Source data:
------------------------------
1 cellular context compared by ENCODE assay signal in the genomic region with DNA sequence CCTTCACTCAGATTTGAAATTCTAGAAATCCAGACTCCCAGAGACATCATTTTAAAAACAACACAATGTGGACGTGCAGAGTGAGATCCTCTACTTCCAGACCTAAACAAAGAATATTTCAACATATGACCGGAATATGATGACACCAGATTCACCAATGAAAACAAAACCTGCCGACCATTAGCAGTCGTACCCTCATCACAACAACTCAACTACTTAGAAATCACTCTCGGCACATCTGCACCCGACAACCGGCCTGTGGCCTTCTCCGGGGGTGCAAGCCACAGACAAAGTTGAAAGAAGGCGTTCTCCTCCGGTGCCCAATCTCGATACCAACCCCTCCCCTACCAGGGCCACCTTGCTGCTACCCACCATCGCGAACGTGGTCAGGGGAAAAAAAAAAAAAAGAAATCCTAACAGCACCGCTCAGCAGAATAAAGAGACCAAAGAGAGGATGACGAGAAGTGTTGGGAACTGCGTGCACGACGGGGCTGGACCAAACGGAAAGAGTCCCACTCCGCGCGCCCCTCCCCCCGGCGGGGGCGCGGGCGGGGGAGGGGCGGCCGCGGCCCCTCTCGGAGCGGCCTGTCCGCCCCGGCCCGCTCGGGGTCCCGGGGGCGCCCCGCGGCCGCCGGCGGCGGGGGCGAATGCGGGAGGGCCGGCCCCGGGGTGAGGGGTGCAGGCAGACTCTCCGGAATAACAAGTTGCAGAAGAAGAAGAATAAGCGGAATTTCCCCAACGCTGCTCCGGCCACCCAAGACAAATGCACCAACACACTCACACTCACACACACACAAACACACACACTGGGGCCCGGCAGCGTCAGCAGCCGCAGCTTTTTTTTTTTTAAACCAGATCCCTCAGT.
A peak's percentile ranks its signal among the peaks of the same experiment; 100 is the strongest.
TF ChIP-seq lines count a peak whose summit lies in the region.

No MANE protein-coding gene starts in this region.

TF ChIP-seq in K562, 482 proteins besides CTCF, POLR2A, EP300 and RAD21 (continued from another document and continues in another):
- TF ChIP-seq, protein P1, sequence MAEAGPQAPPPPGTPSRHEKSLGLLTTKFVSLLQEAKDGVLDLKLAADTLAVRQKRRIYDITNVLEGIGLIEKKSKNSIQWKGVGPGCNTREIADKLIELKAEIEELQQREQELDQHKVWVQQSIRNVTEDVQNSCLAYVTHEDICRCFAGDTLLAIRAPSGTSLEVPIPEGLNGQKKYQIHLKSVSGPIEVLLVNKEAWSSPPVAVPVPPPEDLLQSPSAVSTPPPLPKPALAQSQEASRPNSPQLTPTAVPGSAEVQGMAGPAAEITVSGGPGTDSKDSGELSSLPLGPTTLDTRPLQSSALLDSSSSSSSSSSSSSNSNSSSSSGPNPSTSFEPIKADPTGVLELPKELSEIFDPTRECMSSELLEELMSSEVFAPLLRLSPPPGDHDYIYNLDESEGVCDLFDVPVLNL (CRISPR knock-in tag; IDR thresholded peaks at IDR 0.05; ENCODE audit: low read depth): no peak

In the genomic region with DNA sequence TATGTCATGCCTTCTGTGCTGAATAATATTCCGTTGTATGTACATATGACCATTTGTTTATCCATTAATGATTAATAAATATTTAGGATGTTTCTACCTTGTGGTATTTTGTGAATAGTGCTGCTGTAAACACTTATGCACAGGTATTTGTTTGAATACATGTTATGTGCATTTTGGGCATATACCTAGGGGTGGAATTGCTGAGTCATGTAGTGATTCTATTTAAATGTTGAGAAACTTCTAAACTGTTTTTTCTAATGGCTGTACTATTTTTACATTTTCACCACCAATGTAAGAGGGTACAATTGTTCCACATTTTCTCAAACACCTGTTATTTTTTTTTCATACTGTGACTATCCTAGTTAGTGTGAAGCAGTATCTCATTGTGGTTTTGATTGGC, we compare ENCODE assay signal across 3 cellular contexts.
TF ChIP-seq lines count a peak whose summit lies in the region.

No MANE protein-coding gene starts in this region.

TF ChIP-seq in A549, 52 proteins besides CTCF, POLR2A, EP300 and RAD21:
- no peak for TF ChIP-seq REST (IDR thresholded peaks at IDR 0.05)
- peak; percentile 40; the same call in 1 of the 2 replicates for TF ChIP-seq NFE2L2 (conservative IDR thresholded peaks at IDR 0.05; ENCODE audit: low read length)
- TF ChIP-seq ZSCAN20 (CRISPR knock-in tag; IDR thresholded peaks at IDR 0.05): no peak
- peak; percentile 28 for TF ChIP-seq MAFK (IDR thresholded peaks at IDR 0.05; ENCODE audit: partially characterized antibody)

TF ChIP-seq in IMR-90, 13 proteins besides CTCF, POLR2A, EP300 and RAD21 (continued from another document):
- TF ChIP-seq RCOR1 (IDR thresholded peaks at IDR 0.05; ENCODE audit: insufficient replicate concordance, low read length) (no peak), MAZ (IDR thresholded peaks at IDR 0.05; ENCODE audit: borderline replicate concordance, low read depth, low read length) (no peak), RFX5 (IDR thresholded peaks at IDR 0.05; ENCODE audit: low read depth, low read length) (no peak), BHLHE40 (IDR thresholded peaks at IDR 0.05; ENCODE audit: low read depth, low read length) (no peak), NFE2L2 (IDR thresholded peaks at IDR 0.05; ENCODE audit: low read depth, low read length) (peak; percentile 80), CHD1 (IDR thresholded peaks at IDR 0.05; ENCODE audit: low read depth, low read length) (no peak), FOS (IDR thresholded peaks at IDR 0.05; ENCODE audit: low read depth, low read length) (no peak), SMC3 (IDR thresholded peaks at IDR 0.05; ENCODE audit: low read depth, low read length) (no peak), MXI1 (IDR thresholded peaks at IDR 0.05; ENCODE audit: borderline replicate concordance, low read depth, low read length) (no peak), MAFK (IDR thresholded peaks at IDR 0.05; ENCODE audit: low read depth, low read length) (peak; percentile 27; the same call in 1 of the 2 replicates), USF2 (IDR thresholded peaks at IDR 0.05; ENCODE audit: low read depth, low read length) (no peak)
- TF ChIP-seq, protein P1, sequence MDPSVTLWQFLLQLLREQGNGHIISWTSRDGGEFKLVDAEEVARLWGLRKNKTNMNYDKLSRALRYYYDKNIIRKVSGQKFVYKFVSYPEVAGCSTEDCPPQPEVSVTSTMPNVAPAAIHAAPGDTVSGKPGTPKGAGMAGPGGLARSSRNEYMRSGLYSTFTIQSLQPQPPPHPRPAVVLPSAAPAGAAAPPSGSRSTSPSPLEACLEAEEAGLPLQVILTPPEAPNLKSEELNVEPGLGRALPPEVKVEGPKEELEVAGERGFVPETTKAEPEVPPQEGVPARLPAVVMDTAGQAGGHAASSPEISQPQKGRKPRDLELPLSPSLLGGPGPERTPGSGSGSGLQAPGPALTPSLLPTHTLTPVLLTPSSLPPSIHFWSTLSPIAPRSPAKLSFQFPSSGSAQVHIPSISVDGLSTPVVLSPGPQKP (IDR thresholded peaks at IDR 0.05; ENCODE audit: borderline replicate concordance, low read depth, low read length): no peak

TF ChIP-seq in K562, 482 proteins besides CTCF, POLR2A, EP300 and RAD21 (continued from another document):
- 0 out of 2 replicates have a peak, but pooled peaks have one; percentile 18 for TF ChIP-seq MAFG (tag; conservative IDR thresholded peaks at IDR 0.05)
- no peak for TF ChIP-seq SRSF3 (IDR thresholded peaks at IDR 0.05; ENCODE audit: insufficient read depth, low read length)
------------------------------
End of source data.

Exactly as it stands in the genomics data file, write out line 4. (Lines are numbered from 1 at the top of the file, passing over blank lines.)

No MANE protein-coding gene starts in this region.